Even though waterjet cutting has only come into its own in recent years it may surprise you to know that it has been around since the 1930s. At that time it was used at a low pressure and only for cutting soft materials. Whilst things continued to develop after the war, waterjet cutting became much more effective in the 1970s, when the first reliable high pressure pump was developed.
Whilst the earlier waterjet machines could cut softer materials they could not handle harder materials and metals. The ability to cut harder materials like metal came about following the addition of an abrasive to the waterjet cutting nozzle. This was a technique first used in the 1930s, however early versions of the nozzle were not commercially viable. Further development of the nozzle and the availability of a reliable pump led to a more effective waterjet that could now cut through a bigger variety of materials.
How does Waterjet Cutting work?
The ability to cut materials is obtained by pressurising water to extremely high levels and then feeding that water stream through a small orifice
- The normal tap water feed is pressurised by the pump
- The water is forced through the orifice, forming an intense cutting stream
A separate mixing chamber in the body of the cutting head is where abrasive is mixed with the water to allow cutting of harder materials. The fact that this facility is in the chamber head means that it can be turned on and off easily, making the change between cutting hard and soft materials quick and effective.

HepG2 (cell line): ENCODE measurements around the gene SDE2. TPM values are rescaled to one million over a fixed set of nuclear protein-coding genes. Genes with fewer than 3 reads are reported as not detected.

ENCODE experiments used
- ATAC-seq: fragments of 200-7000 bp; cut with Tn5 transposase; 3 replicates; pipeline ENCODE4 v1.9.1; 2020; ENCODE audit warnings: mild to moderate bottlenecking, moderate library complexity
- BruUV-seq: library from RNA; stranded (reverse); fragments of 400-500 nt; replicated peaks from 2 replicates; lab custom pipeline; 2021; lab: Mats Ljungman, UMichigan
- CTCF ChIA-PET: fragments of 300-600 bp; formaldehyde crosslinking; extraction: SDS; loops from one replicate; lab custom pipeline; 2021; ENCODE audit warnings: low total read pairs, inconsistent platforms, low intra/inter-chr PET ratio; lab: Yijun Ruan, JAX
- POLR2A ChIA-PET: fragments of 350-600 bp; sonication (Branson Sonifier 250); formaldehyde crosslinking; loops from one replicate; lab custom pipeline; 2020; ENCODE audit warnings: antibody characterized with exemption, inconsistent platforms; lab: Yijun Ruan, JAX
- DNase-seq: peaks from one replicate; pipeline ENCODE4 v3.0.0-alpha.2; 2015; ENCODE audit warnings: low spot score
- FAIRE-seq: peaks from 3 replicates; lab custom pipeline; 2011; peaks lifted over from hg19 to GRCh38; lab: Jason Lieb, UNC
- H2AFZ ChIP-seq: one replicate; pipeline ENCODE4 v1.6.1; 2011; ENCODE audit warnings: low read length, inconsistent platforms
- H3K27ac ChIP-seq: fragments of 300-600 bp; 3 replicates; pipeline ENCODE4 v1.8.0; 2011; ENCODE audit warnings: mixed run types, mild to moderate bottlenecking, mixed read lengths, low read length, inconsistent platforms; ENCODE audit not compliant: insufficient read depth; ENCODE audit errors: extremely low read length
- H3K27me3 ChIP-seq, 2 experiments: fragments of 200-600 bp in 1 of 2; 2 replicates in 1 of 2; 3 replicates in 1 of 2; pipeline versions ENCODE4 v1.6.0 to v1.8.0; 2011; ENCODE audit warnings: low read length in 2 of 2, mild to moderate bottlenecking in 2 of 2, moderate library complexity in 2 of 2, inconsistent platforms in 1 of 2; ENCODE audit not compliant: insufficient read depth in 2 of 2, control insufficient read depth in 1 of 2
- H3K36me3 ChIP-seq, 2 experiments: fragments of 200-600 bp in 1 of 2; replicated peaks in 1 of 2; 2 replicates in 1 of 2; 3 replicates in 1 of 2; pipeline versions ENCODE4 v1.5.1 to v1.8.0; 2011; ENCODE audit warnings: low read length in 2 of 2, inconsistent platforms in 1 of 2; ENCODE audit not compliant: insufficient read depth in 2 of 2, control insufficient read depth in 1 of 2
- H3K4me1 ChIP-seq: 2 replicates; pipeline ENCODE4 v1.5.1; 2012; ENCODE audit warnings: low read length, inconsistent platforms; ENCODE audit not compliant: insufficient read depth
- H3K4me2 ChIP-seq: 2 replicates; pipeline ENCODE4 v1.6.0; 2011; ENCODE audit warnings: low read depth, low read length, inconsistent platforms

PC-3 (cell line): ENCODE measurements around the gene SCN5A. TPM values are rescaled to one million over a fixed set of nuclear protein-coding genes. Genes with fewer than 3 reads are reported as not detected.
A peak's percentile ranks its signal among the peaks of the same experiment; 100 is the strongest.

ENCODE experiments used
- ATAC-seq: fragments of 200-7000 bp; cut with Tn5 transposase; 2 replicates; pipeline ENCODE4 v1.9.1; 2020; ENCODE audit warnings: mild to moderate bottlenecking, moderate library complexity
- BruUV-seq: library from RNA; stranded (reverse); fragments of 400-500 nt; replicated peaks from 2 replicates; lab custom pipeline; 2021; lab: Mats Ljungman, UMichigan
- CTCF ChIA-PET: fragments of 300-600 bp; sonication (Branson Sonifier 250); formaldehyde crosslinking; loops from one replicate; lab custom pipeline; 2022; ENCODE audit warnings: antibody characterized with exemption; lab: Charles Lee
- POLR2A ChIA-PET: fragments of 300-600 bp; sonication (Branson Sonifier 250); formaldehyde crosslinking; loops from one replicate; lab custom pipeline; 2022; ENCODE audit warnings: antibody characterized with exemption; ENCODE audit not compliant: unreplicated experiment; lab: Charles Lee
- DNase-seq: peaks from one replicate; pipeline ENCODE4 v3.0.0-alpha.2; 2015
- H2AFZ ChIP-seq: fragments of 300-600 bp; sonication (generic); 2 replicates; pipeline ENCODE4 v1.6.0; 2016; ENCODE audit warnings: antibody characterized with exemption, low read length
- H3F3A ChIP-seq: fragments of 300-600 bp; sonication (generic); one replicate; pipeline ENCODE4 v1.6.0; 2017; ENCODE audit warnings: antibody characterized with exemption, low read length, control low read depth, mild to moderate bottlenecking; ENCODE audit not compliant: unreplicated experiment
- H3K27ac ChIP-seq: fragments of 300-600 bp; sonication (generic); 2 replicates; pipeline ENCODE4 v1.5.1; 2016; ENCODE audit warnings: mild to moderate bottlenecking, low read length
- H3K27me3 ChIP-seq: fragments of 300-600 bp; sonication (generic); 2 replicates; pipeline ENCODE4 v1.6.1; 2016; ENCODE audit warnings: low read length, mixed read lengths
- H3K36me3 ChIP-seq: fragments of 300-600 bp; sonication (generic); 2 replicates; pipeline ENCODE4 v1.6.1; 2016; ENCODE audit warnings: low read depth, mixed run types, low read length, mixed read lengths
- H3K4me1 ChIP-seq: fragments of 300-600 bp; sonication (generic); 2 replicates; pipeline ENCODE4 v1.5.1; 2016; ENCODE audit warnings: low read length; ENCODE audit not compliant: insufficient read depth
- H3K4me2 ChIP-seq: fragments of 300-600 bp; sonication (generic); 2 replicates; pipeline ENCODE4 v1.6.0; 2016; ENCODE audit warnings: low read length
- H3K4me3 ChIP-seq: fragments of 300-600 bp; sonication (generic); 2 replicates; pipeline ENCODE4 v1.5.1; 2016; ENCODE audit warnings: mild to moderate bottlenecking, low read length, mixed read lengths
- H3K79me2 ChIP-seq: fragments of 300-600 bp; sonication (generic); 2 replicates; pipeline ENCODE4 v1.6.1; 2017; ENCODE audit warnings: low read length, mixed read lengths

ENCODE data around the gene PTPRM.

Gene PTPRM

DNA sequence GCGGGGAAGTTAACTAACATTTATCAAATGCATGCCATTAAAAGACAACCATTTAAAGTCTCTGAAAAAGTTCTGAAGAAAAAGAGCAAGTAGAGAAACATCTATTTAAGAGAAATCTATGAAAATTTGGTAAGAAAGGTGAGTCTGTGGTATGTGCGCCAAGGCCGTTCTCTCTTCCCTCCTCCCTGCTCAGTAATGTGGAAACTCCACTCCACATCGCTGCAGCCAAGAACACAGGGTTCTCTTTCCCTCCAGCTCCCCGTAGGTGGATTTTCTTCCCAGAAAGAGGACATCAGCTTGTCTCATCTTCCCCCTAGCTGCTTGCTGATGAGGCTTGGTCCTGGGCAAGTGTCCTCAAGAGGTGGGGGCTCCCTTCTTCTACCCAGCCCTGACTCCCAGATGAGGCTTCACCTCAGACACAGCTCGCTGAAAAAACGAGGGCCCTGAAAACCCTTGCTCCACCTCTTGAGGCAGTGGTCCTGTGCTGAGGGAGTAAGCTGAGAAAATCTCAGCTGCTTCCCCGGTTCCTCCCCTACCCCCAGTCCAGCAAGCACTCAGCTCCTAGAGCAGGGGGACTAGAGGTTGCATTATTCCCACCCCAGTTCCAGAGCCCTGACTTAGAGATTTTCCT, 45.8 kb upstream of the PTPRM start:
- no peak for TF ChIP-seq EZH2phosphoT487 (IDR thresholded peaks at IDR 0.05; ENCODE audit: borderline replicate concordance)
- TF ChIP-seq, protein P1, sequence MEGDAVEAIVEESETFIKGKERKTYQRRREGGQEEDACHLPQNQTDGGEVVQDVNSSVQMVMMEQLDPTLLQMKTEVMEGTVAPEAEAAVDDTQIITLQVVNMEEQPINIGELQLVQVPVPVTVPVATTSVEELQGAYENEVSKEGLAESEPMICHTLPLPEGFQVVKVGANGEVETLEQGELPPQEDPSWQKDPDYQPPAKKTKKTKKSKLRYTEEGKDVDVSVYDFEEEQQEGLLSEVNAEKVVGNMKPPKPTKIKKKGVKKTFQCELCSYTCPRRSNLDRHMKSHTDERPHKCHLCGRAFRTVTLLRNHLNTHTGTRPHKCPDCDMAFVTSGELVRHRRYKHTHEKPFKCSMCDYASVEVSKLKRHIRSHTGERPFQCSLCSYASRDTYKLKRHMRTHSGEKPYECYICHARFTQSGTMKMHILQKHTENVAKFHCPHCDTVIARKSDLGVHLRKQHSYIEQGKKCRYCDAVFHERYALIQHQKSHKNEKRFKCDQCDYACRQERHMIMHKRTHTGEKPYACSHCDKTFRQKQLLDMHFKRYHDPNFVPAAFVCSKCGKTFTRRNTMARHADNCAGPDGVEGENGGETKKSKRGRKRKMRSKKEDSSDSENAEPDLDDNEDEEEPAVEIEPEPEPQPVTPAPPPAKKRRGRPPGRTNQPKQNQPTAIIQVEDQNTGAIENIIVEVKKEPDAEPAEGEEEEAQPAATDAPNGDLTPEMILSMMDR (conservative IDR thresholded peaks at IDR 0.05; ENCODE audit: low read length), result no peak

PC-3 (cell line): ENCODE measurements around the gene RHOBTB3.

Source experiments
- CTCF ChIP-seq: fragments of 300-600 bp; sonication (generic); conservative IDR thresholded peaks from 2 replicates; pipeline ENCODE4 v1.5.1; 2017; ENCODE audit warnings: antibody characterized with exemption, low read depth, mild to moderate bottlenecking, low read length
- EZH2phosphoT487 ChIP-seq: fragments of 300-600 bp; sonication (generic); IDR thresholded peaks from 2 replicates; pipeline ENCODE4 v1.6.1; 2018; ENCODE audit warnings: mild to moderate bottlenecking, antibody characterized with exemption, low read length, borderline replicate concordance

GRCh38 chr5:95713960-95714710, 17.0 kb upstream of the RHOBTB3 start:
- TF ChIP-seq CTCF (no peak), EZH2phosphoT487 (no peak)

There are a number of advantages of using waterjet cutting over other methods, the most important of which is the ability to cut materials without heat. This means there is no heat affected zone and so no interference with the material structure or property and no impact on tensile strength.
What materials can be cut?
There are a whole range of materials that can be cut using this method with tempered glass being the only material that seems to have problems. Otherwise, almost anything else can be cut. Soft materials like paper, sponge, rubber and plastics, even re-inforced ones can be cut. Wood, of course and most steels and alloys can be cut, including titanium. Stone, concrete and ceramics are fine, and yes, glass too.
However, you also have to factor in the thickness of a material when considering how practical and cost effective a project will be. For instance, you can cut through 60cm of foam or rubber much more quickly than 60cm of concrete. If cutting metals, the thicker the material the longer it will take to cut.
This article in engineering.com has a useful graph of cutting speeds from slowest to fastest for any given constant material thickness.
PRV Engineering use the Idroline S1730 hydro-abrasive waterjet cutting system at their Pontypool based premises. It is just one of a vast array of services offered using state of the art CNC Multi Axis / Multi Discipline machining centres.
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